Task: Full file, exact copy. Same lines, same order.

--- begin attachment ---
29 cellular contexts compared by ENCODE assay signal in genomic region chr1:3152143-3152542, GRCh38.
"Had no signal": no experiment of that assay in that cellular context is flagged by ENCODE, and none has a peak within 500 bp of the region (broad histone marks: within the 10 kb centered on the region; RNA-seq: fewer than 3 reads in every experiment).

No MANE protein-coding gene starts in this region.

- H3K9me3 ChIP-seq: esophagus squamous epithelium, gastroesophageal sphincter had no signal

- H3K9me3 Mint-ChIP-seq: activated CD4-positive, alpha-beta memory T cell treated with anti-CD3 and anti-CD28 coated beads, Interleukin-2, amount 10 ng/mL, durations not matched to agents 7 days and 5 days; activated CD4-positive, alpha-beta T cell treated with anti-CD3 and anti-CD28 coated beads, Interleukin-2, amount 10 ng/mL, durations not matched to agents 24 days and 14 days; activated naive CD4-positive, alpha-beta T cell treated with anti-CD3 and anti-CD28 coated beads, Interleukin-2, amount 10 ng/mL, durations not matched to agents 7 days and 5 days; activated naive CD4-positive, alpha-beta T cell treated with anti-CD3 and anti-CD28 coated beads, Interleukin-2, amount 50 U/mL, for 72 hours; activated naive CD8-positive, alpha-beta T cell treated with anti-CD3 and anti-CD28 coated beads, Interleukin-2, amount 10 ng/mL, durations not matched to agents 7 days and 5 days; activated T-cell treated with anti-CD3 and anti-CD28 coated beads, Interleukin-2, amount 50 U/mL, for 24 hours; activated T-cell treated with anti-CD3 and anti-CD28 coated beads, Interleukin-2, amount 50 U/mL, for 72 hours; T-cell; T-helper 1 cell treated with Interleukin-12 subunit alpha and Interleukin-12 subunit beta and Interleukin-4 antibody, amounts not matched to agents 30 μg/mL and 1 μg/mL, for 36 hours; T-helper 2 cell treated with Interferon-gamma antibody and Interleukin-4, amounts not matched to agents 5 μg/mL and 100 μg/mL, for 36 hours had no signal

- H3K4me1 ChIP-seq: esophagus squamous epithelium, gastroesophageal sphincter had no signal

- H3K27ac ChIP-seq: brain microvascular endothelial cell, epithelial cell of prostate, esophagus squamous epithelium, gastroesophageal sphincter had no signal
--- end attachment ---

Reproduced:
29 cellular contexts compared by ENCODE assay signal in genomic region chr1:3152143-3152542, GRCh38.
"Had no signal": no experiment of that assay in that cellular context is flagged by ENCODE, and none has a peak within 500 bp of the region (broad histone marks: within the 10 kb centered on the region; RNA-seq: fewer than 3 reads in every experiment).

No MANE protein-coding gene starts in this region.

- H3K9me3 ChIP-seq: esophagus squamous epithelium, gastroesophageal sphincter had no signal

- H3K9me3 Mint-ChIP-seq: activated CD4-positive, alpha-beta memory T cell treated with anti-CD3 and anti-CD28 coated beads, Interleukin-2, amount 10 ng/mL, durations not matched to agents 7 days and 5 days; activated CD4-positive, alpha-beta T cell treated with anti-CD3 and anti-CD28 coated beads, Interleukin-2, amount 10 ng/mL, durations not matched to agents 24 days and 14 days; activated naive CD4-positive, alpha-beta T cell treated with anti-CD3 and anti-CD28 coated beads, Interleukin-2, amount 10 ng/mL, durations not matched to agents 7 days and 5 days; activated naive CD4-positive, alpha-beta T cell treated with anti-CD3 and anti-CD28 coated beads, Interleukin-2, amount 50 U/mL, for 72 hours; activated naive CD8-positive, alpha-beta T cell treated with anti-CD3 and anti-CD28 coated beads, Interleukin-2, amount 10 ng/mL, durations not matched to agents 7 days and 5 days; activated T-cell treated with anti-CD3 and anti-CD28 coated beads, Interleukin-2, amount 50 U/mL, for 24 hours; activated T-cell treated with anti-CD3 and anti-CD28 coated beads, Interleukin-2, amount 50 U/mL, for 72 hours; T-cell; T-helper 1 cell treated with Interleukin-12 subunit alpha and Interleukin-12 subunit beta and Interleukin-4 antibody, amounts not matched to agents 30 μg/mL and 1 μg/mL, for 36 hours; T-helper 2 cell treated with Interferon-gamma antibody and Interleukin-4, amounts not matched to agents 5 μg/mL and 100 μg/mL, for 36 hours had no signal

- H3K4me1 ChIP-seq: esophagus squamous epithelium, gastroesophageal sphincter had no signal

- H3K27ac ChIP-seq: brain microvascular endothelial cell, epithelial cell of prostate, esophagus squamous epithelium, gastroesophageal sphincter had no signal